I was assured capacity on the later flight (4 hours later) that would have landed at 11:15 PM (or 2:15 AM Miami time). This would be better than a night at the DFW Hyatt – so I already felt better. Status with airlines helps; ask any frequent flyer.

As my cushion was approaching zero, I called again to advise the desk of our timing. At this point the Captain explained he was going to “hustle” to DFW but our estimated landing time was now 4:40 and when you add the 10 minutes to the gate, that was to leave us about 10 minutes to transit from Terminal A to Terminal D – so I was anticipating the change to the late departure.

Upon landing, I again called and checked the status of our departure (which was to be in 9 minutes from the time we connected with the gate) and I expressed that in my best (pre-Nicole Brown era) O.J. Simpson impression, it just wasn’t going to be enough time (forget about the bags btw).

And then, as I was in the process of securing four seats on the later flight, over the PA it was announced that Portland passengers were to see the Green Vest wearing agent at the jet bridge for a bus ride to our gate. Rock on. Systems can work. Judgments trump measurements. AA was making the decisions that matter and that mattered to me, my family, and my now 10 new Portland based fellow travelers.

Walking off the plane, we were escorted to an awaiting bus where we were given the (so far at least) once in a lifetime roadside view of DFW as we were driven to our gate. Off the bus and up the elevator and down the jet bridge and boarding our plane. Total time from gate connect to boarding was less then 12 minutes. Better then O.J. by about 10 minutes.

And. . . . not only did all 14 of us make it, our bags made it too. Think about that. AA could have dealt with the anger and frustration (note I wouldn’t be overly impacted by a 4 hour delay, but I deal with these matters differently then others) but AA didn’t take the easy option. They opted to rise to the challenge and they handled it well.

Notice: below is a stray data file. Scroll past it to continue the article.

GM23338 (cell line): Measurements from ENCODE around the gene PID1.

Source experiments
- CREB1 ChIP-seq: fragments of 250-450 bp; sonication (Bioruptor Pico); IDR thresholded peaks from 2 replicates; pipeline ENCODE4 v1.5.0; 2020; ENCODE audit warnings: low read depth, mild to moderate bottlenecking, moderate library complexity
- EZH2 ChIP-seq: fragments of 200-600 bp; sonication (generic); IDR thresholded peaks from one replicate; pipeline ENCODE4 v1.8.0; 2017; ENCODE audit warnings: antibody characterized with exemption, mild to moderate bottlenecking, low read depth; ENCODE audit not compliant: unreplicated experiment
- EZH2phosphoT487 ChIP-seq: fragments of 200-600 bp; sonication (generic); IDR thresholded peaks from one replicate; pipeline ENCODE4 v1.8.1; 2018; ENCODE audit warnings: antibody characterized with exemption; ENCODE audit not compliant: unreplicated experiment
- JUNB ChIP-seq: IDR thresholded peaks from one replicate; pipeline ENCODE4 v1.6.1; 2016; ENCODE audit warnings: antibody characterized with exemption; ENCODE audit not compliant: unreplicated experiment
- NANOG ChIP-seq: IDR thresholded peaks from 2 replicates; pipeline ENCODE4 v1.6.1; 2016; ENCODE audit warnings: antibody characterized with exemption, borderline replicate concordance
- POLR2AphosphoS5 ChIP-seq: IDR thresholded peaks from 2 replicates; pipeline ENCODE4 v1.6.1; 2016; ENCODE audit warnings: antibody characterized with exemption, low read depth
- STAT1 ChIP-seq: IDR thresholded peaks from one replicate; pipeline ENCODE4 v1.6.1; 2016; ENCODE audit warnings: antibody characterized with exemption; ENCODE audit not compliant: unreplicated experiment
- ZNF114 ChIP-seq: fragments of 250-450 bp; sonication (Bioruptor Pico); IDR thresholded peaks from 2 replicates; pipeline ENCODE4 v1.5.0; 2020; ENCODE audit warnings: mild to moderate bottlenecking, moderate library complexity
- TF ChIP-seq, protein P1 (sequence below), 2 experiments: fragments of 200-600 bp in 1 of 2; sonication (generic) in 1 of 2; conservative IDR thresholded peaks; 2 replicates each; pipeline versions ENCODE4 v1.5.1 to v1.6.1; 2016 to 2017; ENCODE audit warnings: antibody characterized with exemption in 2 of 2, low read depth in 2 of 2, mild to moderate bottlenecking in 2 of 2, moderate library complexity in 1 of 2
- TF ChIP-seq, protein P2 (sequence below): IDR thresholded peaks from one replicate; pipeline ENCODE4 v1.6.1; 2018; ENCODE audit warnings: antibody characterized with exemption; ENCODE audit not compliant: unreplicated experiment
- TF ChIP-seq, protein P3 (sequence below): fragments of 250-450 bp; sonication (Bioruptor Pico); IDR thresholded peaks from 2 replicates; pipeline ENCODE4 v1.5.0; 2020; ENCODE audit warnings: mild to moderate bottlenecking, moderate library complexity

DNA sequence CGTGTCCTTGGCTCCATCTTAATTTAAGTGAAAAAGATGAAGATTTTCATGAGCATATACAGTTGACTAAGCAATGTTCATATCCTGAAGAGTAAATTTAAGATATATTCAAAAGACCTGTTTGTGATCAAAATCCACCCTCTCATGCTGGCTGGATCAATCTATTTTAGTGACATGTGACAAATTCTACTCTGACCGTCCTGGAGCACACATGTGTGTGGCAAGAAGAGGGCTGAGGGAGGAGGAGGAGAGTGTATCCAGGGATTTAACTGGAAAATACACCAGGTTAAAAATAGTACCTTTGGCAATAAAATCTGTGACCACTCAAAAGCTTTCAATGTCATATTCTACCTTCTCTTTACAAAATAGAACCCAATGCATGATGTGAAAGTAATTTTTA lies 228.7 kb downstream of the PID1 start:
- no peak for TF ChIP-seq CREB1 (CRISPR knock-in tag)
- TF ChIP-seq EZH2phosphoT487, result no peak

Why did they? I suspect because 14 was enough to hold a plane 15 minutes and deal with the “late departure” report. Was I the only Exec. Plat on this flight? I have no idea. Did this happen because starting in Miami I was alerting them to the challenge? Was it merely that 14 was enough? I guess I really don’t care. I care AA stepped to the plate and hit a home run.

And, it cost AA to do this. They held a plane so they will now suffer a lower on-time score. They dedicated team members to drive the bus, escort us, custom deliver our bags, tail to tail as they say, 100+ other flyers were slightly inconvenienced awaiting our arrival, and all of this just happened. Well not really, it happened because someone, somewhere, at DFW operations for AA – recognized a problem, delivered a superior solution, and turned what could have been lemons to lemonade.

I hope that your airline treats you with kindness like mine does. If not, send me a note, and I will have my airline happily contact you and help you realize that business cares, airlines care, and ultimately people care.

Thanks AA. You Rock!

P.S. – Upon arrival, ours were the 1st bags on the belt too.